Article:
You know, Lester pitches all the time. And I watch him pitch, and I know that he’s a human being. But it’s kind of hard to reconcile that fact with what you see him do. He’s a human being, but he pitches like he’s superhuman. Like pitching is the easiest thing in the world. Like it’s no big deal to be truly amazing at throwing one of the best cut fastballs in all of baseball.
Yesterday, we almost witnessed something spectacular. We almost couldn’t believe our eyes even though we knew that we were watching every second of it. We almost stared incredulously as Jon Lester tossed the second no-hitter of his career.
But forget about the no-hitter. What Jon Lester did yesterday almost left that in the dust. We almost saw Jon Lester pitch a perfect game.
Maicer Izturis doubled in the sixth. There were two outs, and it was the first pitch of the at-bat: an eighty-seven mile-per-hour changeup. The ball ended up in left field, and Lester’s no-hitter evaporated just like that. It would have been even more painful had it come in the ninth, and there are pitchers who could tell you what that’s like. That would have been completely devastating. But this wasn’t exactly a walk in the park either. It was awful. It was the only blemish on Lester’s line for the entirety of the game. That was the one thing standing between Lester and a perfect game. At least, had it been a walk, he would still have been able to pick up a no-no. But it was a hit, and both bids were crushed instantly.
Thank about that for a minute, though. Lester faced twenty-eight batters during the game. That’s it. Twenty-eight batters. That means that he didn’t give up a hit or issue a walk before that double, and he didn’t give up a hit or issue a walk after it. It’s not uncommon for pitchers who’ve just had their no-hitter bids broken to implode. But Lester didn’t do that. It was like nothing happened. It didn’t affect him at all. To prove it, he retired the next ten batters he faced, just like he retired his first seventeen.
I’m going to take this inning by inning because I want very much to relive the moments. Needless to say, the sixth inning was the only inning in which Lester faced more than three batters. In the first, Lester induced two flyouts and a groundout. In the second, he induced two groundouts and a swinging strikeout. In the third, he induced a lineout, a swinging strikeout, and a groundout. In the fourth, he induced two groundouts and a flyout. In the fifth, he induced two groundouts and a popout. In the sixth, aside from the double, he induced a lineout, a flyout, and a swinging strikeout. In the seventh, he induced two groundouts and a popout. In the eighth, he induced a flyout, a groundout, and a lineout. In the ninth, he issued two called strikeouts and a groundout. Sensing a pattern? The Jays have homered a lot this year, but Lester never let the ball get off the ground.
He threw six pitches in the first, thirteen in the second, twelve each in the third and fourth, fifteen in the fifth, twenty in the sixth, fourteen in the seventh, seven in the eighth, and nineteen in the ninth. To close the deal on his strikeouts, he used changeups, sinkers, and mostly, of course, cut fastballs. His cut fastball was absolutely lethal yesterday. It was the epitome of everything a cut fastball should be, and Lester was the epitome of everything a pitcher should be. He put the exact amount of movement on the ball, his release point was consistent, and his command, efficiency, and control were unparalleled.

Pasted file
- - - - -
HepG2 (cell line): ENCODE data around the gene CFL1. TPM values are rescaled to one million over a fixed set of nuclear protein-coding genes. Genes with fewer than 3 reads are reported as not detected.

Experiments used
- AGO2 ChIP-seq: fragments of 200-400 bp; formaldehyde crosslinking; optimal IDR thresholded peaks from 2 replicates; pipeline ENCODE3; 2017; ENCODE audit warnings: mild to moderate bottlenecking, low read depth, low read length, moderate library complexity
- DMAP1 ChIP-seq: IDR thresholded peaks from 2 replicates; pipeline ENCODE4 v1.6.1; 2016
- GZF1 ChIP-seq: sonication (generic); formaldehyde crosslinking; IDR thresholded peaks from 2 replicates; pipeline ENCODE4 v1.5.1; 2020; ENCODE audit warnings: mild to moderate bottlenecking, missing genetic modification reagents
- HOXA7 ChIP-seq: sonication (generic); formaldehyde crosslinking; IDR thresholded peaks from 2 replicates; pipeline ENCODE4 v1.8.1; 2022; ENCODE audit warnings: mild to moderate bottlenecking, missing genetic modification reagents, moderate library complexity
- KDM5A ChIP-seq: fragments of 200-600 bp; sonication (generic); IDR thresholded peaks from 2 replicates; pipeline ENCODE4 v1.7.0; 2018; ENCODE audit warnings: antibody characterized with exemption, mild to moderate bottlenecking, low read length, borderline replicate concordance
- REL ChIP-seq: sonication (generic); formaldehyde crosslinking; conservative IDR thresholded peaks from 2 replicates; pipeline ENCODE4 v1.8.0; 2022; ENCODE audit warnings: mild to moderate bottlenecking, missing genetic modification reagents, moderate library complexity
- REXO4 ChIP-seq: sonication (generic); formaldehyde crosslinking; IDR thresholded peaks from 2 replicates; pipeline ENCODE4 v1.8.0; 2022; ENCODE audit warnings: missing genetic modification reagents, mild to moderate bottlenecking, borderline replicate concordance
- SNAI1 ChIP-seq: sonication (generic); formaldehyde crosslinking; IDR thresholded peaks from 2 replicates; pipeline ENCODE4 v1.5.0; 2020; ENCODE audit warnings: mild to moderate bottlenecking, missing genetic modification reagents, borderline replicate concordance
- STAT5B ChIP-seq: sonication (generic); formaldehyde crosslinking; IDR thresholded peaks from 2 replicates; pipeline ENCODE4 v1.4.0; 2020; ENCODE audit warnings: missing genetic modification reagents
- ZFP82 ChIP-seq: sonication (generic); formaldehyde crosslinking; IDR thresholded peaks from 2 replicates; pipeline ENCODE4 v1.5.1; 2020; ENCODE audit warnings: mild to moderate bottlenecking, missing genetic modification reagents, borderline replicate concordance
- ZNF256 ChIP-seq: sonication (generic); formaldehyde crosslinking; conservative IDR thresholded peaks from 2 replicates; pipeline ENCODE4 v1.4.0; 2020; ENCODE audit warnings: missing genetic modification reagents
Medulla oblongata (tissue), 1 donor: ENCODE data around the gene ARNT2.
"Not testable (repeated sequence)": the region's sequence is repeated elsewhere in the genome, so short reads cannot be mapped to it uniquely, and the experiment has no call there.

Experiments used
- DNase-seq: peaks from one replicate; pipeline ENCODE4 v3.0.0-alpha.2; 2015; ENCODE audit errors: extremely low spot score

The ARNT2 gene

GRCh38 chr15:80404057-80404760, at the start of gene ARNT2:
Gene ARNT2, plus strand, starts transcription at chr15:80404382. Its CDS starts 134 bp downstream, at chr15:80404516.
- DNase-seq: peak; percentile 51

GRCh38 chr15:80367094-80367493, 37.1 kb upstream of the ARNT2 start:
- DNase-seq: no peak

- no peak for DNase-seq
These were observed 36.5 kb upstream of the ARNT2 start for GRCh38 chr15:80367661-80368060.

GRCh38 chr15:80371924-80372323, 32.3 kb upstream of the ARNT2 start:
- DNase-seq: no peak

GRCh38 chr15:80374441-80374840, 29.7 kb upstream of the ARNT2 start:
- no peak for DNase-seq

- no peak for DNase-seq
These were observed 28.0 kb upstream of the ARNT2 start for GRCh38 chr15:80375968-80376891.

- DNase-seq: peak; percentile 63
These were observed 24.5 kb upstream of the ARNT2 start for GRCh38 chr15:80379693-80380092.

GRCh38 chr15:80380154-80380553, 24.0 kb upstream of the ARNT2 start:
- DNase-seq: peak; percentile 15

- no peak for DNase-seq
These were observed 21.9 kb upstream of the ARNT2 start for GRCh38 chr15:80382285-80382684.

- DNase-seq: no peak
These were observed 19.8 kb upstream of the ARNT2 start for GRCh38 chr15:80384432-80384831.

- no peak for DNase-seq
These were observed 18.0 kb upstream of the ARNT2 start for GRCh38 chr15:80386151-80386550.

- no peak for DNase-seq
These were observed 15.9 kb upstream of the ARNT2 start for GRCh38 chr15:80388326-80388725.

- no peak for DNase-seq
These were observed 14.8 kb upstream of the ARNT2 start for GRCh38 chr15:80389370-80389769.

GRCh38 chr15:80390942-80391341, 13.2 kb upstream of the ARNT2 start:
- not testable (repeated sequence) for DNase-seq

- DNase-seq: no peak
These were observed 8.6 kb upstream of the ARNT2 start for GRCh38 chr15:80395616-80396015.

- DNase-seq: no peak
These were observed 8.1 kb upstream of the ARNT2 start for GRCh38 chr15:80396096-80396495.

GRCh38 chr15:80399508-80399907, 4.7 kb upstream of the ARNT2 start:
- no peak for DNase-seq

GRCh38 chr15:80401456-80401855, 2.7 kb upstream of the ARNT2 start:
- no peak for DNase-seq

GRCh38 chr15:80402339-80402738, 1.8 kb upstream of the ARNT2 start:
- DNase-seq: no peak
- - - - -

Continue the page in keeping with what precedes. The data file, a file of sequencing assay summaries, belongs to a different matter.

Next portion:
I suppose that the seventh inning is really when it starts to occur to everyone that a no-hitter may be in progress. If the hit came in the sixth inning and if there were more afterwards, then it wouldn’t seem like such a big deal; no-hitting the Jays through six would have just been Lester being Lester, an impressive feat for any other pitcher but business as usual for him. The fact that Lester didn’t let the hit get to him at all, in any way whatsoever, is part of why Lester’s start yesterday was so absolutely amazing.
Obviously, we won; it’s difficult not to win when your pitcher shuts out the opposing team for a full nine innings. We got on the board until the second, when Nava walked and scored when Middlebrooks reached on a force attempt. We turned the order over in the seventh; Ellsbury, Victorino, and Pedroia hit back-to-back-to-back singles to lead it off, scoring one. Two strikeouts later, Nava and Salty hit back-to-back doubles, scoring three.
And that was all we needed. It was a clean, crisp, five-zip win. I will say this about the offense. We had a runner on base in every single inning but clearly didn’t score during all of them and certainly didn’t take advantage of a prime opportunity to really mount a lopsided outcome. Instead, we left fourteen men on base, and we went 0 for 11 with runners in scoring position before Pedroia singled in the seventh.
But this is Lester’s moment now. He threw 118 pitches in the whole game, a season high and a much-needed effort to give the bullpen the day off. I am so crushingly disappointed that Lester didn’t get the perfect game. So epically crushingly disappointed. But it would be a disservice to what Lester did achieve to continue bemoaning that fact. At the end of the day, it was a clean, crisp, five-zip win, and Lester mowed them down like grass.
In other news, the Bruins dropped one to the Leafs, 2-1.
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